Members of our lab have been busy attending national and international conferences this year to showcase the wide research interests of our laboratory and gain useful feedback from our scientific colleagues.
Experimental Psychology Conference (EPC)
The Australian Society for Experimental Psychology (ASEP) hosts the Experimental Psychology Conference annually and this year it was held at the University of Melbourne from 30th of March to 2nd of April. Members from our lab presented posters (Menaka and Janet) and gave oral presentations (Allison and Bao). This was a great opportunity for them to share their new research work with a wide spectrum of people.
Menaka explored the effect of ageing and attention on two visual phenomena, namely visual crowding and surround suppression of perceived contrast in peripheral vision. It was found that surround suppression is increased in older adults when tested in the visual periphery whereas visual crowding remains unchanged. Further, attentional aspects did not correlate with crowding or surround suppression.
Meeting for the Association for Research in Vision and Ophthalmology (ARVO)
ARVO is the biggest international conference in vision science and ophthalmology and attracts over 9000 delegates. This year it was held in May in Seattle. Members from our lab who presented were Allison, Andrew, Fumi and our recent PhD graduates Shonraj and Luke.
Meeting for the Vision Sciences Society (VSS)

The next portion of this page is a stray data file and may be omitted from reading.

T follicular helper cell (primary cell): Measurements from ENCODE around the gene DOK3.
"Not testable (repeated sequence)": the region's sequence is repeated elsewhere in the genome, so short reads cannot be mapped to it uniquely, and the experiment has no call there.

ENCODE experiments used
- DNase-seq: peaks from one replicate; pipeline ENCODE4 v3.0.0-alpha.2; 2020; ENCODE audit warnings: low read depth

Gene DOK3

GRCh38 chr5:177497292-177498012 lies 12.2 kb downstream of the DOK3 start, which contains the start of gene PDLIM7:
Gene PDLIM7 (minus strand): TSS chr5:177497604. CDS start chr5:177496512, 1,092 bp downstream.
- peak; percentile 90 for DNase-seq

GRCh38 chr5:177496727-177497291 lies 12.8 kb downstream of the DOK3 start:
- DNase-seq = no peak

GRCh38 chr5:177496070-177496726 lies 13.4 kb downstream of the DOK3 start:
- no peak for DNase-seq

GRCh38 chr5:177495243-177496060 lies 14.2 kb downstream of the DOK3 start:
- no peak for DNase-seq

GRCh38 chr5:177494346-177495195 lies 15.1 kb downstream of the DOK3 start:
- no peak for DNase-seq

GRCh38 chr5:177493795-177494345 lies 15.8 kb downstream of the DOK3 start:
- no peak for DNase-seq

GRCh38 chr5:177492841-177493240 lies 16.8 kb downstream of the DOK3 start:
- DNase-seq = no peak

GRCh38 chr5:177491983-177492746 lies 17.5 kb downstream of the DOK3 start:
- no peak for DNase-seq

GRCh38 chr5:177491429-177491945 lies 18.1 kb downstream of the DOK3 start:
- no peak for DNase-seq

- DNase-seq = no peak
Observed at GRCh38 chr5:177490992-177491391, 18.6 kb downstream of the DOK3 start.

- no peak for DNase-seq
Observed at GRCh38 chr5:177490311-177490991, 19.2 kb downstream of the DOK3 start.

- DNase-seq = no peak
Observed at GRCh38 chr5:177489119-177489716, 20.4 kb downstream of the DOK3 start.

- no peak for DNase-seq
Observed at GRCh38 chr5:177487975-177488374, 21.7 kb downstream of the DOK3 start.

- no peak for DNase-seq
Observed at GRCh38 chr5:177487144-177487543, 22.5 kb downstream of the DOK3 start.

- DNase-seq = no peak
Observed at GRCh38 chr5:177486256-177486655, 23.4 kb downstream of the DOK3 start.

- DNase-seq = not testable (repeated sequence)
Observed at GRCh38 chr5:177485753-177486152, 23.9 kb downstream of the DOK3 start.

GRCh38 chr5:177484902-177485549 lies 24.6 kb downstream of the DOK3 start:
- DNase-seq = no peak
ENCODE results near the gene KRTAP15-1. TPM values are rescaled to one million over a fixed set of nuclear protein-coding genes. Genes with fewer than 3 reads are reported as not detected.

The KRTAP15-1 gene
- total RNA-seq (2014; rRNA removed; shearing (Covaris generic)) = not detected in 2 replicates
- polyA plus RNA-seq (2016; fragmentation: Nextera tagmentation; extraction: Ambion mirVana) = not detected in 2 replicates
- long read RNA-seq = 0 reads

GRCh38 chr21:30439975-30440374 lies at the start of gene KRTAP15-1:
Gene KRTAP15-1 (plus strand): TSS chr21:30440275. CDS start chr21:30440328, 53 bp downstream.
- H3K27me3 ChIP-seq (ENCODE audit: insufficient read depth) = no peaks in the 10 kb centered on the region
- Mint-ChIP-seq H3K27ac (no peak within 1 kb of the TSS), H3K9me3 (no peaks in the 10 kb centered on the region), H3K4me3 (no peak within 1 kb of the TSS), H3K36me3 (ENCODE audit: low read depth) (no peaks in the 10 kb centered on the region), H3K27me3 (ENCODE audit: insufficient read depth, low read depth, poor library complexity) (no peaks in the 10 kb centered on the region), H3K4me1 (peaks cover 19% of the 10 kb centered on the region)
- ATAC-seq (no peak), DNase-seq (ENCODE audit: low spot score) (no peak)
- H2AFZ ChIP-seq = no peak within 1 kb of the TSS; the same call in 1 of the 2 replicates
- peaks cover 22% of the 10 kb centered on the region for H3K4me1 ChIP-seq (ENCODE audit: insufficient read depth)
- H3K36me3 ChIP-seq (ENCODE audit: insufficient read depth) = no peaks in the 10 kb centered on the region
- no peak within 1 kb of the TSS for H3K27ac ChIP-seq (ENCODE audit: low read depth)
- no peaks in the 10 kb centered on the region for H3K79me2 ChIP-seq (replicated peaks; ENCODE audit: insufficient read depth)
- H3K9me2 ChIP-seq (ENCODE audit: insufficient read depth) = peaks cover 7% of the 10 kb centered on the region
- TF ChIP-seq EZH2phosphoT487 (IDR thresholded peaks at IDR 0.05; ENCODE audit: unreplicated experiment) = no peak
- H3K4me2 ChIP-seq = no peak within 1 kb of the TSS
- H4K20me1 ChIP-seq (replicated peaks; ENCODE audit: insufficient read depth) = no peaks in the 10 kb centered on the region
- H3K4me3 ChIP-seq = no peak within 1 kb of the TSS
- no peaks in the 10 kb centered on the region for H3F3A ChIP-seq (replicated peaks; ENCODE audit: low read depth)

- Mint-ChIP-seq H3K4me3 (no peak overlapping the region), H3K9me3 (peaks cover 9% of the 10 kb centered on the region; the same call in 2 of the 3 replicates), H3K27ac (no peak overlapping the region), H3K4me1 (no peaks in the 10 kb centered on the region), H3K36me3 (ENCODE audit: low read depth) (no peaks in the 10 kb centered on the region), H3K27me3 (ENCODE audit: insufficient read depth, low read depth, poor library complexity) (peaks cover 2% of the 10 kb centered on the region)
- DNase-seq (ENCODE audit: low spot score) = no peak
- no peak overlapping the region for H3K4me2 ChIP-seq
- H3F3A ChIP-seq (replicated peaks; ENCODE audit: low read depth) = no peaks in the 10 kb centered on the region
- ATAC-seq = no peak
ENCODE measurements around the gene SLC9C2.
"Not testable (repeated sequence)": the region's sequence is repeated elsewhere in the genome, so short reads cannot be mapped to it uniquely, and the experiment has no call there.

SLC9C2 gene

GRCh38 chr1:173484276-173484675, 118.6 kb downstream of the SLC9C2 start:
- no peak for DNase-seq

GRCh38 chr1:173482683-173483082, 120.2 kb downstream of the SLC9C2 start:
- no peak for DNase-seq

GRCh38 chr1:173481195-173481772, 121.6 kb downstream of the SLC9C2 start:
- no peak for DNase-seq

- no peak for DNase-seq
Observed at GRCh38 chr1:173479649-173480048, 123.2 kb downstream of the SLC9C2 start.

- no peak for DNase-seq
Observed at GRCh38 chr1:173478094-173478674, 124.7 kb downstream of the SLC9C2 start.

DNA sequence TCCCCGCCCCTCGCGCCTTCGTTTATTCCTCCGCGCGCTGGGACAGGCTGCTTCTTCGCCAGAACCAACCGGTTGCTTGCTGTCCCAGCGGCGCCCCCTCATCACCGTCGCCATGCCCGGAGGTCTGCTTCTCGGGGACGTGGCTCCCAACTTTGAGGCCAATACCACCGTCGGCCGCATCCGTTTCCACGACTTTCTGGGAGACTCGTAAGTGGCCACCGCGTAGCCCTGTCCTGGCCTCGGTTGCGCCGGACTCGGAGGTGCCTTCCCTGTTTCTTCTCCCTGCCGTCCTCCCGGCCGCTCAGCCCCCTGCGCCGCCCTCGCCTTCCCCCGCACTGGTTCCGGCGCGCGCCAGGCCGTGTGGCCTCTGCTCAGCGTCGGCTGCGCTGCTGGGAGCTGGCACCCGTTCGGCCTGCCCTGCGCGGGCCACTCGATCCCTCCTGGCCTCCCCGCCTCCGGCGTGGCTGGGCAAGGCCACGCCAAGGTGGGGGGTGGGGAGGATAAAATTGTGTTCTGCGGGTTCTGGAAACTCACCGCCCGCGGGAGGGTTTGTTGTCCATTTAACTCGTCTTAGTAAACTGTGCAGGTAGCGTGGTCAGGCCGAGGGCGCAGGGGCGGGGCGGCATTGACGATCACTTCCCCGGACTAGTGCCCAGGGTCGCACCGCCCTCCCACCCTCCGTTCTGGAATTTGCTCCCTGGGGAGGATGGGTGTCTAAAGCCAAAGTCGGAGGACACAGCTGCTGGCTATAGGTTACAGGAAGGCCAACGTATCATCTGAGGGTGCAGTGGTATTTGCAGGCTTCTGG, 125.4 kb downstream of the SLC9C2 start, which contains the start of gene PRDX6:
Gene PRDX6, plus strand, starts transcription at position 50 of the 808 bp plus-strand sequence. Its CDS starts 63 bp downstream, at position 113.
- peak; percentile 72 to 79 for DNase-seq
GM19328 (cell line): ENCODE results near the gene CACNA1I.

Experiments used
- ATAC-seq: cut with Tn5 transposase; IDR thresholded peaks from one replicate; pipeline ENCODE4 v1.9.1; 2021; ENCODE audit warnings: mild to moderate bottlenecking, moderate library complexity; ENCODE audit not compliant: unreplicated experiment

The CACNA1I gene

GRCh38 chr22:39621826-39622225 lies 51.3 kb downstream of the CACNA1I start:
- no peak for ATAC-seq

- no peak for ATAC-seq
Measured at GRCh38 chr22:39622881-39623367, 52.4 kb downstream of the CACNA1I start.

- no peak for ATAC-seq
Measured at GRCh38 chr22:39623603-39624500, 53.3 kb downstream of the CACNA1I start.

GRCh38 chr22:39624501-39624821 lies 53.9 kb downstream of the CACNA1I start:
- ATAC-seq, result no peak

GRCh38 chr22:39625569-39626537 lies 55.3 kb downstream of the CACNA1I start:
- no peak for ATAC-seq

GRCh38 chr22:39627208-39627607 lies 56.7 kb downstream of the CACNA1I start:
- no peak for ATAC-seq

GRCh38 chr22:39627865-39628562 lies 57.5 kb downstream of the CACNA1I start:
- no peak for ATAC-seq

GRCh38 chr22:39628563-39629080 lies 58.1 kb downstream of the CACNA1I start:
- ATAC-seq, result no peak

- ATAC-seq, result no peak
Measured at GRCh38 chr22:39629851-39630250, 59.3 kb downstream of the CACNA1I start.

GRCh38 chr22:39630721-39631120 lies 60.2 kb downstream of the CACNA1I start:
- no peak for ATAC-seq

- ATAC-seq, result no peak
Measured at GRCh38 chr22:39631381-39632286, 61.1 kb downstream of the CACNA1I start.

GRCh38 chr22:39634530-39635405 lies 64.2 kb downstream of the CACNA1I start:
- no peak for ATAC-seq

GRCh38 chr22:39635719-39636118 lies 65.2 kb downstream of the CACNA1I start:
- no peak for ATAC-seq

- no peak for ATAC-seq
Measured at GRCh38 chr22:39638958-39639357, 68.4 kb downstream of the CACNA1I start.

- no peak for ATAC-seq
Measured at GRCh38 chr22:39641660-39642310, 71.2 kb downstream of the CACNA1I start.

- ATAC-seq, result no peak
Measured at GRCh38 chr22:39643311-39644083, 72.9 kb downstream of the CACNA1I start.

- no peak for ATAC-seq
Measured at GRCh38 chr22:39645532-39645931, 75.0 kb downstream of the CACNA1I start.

The Vision Sciences Society meeting was held in May in St Pete’s beach in sunny Florida. Current PhD student Kabi presented a poster titled “Foveal center surround contrast suppression reveals differential effect of aging on intraocular and interocular suppression”.
Asia Pacific Conference on Vision (APCV)
Allison, Astrid, Bao and Janet flew to Western Australia for the 12th Annual Asia Pacific Conference on Vision (14-17th July) in Fremantle. Researchers came from 14 different countries, with keynote presentations from Shinya Nishida (Japan), Concetta Morrone (Italy), and Shaun Collin (UWA).
Bao presented recently published work (‘Normal ageing affects visual contextual effects of orientation, contrast, flicker and luminance’) that was described in our previous lab blog post here.
Janet presented recent findings from a collaborative project with researchers at the Royal Melbourne Hospital on an atypical condition known as visual snow. People with visual snow experience ongoing static in their vision even when they close their eyes – much like looking at a poorly tuned analogue TV. The project is using a range of behavioural tasks of vision that assess the balance between excitation and inhibition in the visual system.